Who gets anxiety?

We can all suffer stress in certain situations, such as the death of a loved one, divorce or overwork. But some people have an anxious personality and can develop anxiety for no obvious reason.

What can I do to avoid anxiety?

There are a number of things that can help you avoid anxiety:

  • Avoid rushing, trying to do too much, or being too competitive
  • Allow time for relaxation, hobbies and having fun
  • Get enough sleep and take regular exercise
  • Avoid smoking
  • Limit your intake of caffeine-based drinks and alcohol
  • Avoid cannabis and other illegal drugs
  • Make a 'problem list' and try and tackle the things on it one by one, rather than allowing yourself to be overwhelmed
  • Ask yourself, 'What's the worst thing that can happen? Is it so bad really?'

How is it treated?

Contacting your GP is often the easiest way to get help and further treatment for anxiety. He or she may offer you counselling or refer you to a specialist for further assessment. This may lead to outpatient treatment or, if more serious, day or inpatient treatment.

If you're worried about talking to your GP, consider writing down your concerns and questions, or take a friend or family member with you.

The type of professional support offered will depend upon the services that are available in your area and the arrangements that your primary care trust (PCT) have with other health authorities or private providers. Treatment for anxiety and stress is also available privately through Priory.

When is medication prescribed?

Medication is useful in cases of severe anxiety disorder, panic disorder and depression. The most useful drugs are SSRI anti-depressants – these are non-addictive and only work after several weeks. It is important to take a full course of treatment, which will be nine months or more. Beta-blockers, such as Propranolol, will reduce the physical symptoms of anxiety. This can be useful in specific situations, like helping someone perform or speak in public. They are also used in longer-term treatment.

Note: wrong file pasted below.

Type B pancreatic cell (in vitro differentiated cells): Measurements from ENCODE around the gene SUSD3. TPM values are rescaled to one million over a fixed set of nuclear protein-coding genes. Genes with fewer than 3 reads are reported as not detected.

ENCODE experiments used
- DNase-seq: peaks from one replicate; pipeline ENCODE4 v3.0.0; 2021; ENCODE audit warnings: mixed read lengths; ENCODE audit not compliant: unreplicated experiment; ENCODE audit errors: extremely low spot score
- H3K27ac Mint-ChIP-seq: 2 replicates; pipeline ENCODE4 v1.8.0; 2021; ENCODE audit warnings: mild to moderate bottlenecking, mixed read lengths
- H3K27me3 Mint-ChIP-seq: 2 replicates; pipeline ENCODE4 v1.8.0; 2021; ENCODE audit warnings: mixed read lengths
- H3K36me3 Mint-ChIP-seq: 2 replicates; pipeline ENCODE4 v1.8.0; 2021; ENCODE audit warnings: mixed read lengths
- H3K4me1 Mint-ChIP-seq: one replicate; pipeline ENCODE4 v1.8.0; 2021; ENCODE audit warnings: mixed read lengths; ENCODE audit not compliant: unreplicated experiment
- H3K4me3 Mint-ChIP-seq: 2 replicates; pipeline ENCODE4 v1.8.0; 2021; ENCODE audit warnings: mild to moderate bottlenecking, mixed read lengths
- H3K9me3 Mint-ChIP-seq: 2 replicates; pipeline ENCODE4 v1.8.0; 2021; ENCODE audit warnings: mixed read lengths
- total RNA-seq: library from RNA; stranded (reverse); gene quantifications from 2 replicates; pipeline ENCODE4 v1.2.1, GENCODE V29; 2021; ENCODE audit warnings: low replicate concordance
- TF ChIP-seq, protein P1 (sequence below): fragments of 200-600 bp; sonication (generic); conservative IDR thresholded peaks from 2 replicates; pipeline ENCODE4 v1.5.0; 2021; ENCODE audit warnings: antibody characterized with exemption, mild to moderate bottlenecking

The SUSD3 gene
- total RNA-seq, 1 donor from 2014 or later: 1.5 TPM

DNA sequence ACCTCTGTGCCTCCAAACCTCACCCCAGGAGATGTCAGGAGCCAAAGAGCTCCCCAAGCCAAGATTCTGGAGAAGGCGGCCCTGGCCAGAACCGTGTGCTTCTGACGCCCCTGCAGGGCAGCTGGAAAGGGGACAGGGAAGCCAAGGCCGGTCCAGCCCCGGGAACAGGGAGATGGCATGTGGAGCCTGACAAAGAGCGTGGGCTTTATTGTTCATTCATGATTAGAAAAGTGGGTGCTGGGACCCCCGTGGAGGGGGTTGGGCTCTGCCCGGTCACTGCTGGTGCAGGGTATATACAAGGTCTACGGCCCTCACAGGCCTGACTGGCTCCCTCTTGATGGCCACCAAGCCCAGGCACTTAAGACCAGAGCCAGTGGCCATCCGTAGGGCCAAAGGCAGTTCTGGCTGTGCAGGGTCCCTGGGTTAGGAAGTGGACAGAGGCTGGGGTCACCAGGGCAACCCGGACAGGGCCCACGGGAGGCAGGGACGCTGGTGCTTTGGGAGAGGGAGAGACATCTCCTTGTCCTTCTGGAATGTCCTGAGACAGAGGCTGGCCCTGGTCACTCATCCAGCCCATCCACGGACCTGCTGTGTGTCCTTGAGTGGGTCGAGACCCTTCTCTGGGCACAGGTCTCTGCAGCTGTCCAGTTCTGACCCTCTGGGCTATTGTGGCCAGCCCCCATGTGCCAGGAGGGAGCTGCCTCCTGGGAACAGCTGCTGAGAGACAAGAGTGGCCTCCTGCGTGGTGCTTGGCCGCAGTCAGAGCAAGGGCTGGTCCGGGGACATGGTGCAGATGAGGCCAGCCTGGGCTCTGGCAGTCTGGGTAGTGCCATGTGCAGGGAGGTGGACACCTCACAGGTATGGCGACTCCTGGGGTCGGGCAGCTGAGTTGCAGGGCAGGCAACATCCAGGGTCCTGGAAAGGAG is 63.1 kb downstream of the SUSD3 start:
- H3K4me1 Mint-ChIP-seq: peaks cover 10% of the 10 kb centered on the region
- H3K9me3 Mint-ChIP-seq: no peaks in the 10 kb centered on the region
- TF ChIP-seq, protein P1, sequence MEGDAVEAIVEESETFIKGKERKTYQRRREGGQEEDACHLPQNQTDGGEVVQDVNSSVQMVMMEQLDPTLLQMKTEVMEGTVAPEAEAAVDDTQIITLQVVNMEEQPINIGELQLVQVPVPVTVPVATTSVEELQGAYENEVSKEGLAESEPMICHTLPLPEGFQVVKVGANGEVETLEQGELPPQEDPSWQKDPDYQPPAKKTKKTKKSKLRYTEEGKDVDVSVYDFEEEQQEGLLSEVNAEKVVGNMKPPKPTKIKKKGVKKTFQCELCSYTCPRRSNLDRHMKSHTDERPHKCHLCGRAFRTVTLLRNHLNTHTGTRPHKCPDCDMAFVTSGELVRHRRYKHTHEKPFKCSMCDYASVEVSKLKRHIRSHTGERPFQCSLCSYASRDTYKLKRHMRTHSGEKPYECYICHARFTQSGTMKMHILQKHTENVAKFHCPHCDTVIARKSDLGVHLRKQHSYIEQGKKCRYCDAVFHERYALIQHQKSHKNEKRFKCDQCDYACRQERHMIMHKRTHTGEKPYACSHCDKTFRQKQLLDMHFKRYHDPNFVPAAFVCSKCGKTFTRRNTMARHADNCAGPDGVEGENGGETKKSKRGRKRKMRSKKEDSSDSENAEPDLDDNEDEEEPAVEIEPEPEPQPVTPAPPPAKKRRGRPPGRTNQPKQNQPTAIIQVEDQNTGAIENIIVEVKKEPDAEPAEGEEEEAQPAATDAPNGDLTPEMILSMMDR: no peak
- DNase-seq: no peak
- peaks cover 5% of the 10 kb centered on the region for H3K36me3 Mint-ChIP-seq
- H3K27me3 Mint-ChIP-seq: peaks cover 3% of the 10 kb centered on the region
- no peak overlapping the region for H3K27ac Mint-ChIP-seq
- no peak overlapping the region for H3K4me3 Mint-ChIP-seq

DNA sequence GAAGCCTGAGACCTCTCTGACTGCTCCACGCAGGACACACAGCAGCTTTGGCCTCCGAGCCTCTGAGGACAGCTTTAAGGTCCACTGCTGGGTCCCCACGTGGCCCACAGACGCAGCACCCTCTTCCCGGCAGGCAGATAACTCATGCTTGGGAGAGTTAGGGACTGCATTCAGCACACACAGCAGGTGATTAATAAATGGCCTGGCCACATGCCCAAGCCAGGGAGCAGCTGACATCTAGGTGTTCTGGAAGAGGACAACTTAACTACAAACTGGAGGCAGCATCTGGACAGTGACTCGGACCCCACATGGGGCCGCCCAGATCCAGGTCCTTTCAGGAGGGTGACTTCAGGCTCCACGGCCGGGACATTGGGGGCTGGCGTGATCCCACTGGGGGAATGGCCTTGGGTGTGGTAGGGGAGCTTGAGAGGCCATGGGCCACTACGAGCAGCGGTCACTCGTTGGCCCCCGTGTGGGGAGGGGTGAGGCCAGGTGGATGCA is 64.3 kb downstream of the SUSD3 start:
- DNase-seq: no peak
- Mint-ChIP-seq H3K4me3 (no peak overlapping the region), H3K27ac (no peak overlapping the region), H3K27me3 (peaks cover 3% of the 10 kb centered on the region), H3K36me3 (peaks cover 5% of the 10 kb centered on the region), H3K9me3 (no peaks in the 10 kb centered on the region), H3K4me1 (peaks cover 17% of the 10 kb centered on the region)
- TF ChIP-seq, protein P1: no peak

For the short-term relief of anxiety, anxiolytics such as diazepam can be useful, but these are addictive and aren't recommended for long-term use.

What therapy is used to treat anxiety disorders?

Phobias can be treated with behavioural treatments such as exposure, where a person is reintroduced to an object or situation they are afraid of, in carefully graded stages.

With generalised anxiety disorder (GAD) and panic disorder, cognitive behaviour therapy (CBT) is recommended. It looks at thought patterns involved in anxiety, identifies when they've become distorted, then challenges you to think of new ways of looking at your situation.

Psychological therapy is normally offered to outpatients, and usually involves one to two sessions each week for about six to eight weeks.